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shewolfofthenorth

History of the "grasslands" includes a whopper of a detail

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That doesn't sound anything like the tweet we are discussing:

"@westerosorg: The history of the "Grasslands" includes a whopper of a detail... or a whopper of a red herring... #GRRM #WorldOfIceAndFire #PtwP #ASoIaF"

The tweet's a whopper of a red herring :)

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That doesn't sound anything like the tweet we are discussing:

"@westerosorg: The history of the "Grasslands" includes a whopper of a detail... or a whopper of a red herring... #GRRM #WorldOfIceAndFire #PtwP #ASoIaF"

Ahh my bad. All I can think is that the Hairy Men sound like Skagosi. Unless there is foreshadowing of some sort? Like the khalasars being previously all united which can relate to Dany.

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Then again, I might have been off by a couple pages. The wyvern stuff was actually in the Sothoryos section, although wyverns might be getting around. Maybe it was the history of Sarnor.


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Did anyone find this? I read the section and came up with nothing...

Well, on page 287, we learn about the city states of the Qaathi who became the Red Waste and Qarth. I always assumed the Red Waste was created by dragons in wars against the Valyrians. This says they were killed by the Tall Men. (I find this interesting, but I'm not sure its a whopper.)

Also, there is no Qarth section! This makes me think that Qarth and its secrets will play a big role later.

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It seems as though the grasslands and surrounding areas are going though some long term climate change, with the drying up of the Silver Sea and the lands to the southeast that are now the Red Waste.


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Did anyone find this? I read the section and came up with nothing...

I'm pretty sure the red herring is that the Ifequevron are Children of the Forest and were wiped out by the Ibbenese. This appears to be a red herring because explorers from the North later visit the woods and see the carvings and things left behind, but they don't recognise anything (no weirwoods, no heart trees, no carved faces etc) which you'd expect them to. Either the Wood Walkers are Children with completely different customs and traditions or, more likely, they were never Children in the first place, just vaguely similar forest-dwellers.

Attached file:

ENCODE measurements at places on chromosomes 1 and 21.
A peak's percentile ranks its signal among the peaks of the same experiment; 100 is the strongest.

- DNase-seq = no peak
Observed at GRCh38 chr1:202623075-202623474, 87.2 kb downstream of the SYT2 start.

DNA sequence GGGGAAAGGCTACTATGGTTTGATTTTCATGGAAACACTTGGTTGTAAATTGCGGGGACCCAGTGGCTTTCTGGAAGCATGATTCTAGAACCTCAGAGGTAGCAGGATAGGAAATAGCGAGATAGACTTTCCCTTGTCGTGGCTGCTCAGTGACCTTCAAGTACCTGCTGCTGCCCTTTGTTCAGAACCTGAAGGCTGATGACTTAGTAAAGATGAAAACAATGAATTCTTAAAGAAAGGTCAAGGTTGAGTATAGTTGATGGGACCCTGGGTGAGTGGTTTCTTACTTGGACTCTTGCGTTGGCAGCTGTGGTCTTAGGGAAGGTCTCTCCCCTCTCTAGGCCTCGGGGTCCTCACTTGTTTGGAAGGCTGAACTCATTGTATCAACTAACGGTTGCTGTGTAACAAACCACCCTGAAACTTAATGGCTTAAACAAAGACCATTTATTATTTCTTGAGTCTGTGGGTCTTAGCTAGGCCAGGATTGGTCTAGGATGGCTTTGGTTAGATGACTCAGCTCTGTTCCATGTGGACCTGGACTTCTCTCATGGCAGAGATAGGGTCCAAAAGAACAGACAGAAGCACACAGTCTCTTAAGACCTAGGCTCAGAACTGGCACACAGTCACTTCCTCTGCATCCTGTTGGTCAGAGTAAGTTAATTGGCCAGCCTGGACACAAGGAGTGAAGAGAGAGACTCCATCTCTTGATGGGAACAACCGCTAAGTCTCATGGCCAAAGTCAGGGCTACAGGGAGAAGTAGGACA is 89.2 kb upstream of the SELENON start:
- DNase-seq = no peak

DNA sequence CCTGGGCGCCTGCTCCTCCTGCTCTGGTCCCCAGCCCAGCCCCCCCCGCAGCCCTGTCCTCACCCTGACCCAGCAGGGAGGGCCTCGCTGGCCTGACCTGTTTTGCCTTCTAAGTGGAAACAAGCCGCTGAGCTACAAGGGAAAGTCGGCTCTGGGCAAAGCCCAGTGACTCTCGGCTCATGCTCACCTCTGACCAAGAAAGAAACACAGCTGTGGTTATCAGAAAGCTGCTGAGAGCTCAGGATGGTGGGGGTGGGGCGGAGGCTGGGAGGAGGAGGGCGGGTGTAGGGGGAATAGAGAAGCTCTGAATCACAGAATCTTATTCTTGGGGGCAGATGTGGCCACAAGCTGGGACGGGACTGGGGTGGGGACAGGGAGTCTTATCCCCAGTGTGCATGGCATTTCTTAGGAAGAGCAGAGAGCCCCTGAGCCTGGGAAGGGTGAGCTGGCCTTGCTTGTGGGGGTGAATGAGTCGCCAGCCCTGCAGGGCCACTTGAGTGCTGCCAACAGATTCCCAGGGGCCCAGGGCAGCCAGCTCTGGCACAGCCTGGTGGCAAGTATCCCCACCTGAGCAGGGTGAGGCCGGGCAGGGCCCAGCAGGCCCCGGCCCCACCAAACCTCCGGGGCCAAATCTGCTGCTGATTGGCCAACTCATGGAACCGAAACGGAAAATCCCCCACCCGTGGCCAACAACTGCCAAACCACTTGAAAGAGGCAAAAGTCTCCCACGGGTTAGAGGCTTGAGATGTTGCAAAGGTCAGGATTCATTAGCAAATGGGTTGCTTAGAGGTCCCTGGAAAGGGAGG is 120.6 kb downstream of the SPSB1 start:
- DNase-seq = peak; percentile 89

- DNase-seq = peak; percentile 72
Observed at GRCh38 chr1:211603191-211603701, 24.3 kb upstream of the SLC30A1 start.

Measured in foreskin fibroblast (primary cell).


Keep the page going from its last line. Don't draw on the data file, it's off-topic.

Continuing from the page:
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I'm pretty sure the red herring is that the Ifequevron are Children of the Forest and were wiped out by the Ibbenese. This appears to be a red herring because explorers from the North later visit the woods and see the carvings and things left behind, but they don't recognise anything (no weirwoods, no heart trees, no carved faces etc) which you'd expect them to. Either the Wood Walkers are Children with completely different customs and traditions or, more likely, they were never Children in the first place, just vaguely similar forest-dwellers.

From the hashtag I gathered that this detail/red herring was related to The Prince that was Promised.

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I'm going with wyverns on this. Here's a bit of the sidebar on p285

Anything from Barth might qualify as a "whopper". Don't forget that whatever-it-was with the leathery wings flapping though the Sorrows in Tyrion's chapter in aDwD.

That was the Sothoryos section iirc.

I assumed it was something to do with Dany and the SwMtW. But not really turning anything up. I'd have to read again

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At page 288 there is a mention of an ancient Hero of the Tall Men/ Sarnori called "Huzhor Amai" (the Amazing) which sounds ominiously simliar to Azor Ahai.

That's what I was talking about at the time!

Bear in mind that we had the Grasslands from George long before we got his material on Yi Ti and Leng and so on, so his introducing different names for this alleged hero in different regions was not something we saw...

But even so. "Huzhor Amai" seems like quite coincidentally close to "Azor Ahai".

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That's what I was talking about at the time!